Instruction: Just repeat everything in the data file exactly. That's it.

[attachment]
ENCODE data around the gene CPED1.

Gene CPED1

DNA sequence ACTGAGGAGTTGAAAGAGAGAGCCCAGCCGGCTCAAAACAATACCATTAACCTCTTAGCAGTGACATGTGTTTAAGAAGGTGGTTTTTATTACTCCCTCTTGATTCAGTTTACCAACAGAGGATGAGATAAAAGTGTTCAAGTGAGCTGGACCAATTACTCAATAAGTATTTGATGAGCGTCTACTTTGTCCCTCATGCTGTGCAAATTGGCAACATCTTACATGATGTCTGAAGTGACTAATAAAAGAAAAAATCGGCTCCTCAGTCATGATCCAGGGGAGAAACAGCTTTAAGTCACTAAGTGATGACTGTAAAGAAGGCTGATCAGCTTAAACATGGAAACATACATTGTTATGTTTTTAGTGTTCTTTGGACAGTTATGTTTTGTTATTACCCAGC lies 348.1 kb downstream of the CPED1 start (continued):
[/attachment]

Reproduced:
ENCODE data around the gene CPED1.

Gene CPED1

DNA sequence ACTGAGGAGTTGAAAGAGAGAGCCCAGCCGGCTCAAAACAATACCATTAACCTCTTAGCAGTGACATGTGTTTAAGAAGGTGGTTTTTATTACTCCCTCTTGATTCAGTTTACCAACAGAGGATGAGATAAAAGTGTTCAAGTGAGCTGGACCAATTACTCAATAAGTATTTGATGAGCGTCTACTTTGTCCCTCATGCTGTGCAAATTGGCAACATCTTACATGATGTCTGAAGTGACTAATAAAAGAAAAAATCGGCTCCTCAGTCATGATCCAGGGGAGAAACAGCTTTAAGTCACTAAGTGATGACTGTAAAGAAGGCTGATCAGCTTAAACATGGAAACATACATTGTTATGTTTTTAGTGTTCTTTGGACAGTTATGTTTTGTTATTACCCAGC lies 348.1 kb downstream of the CPED1 start (continued):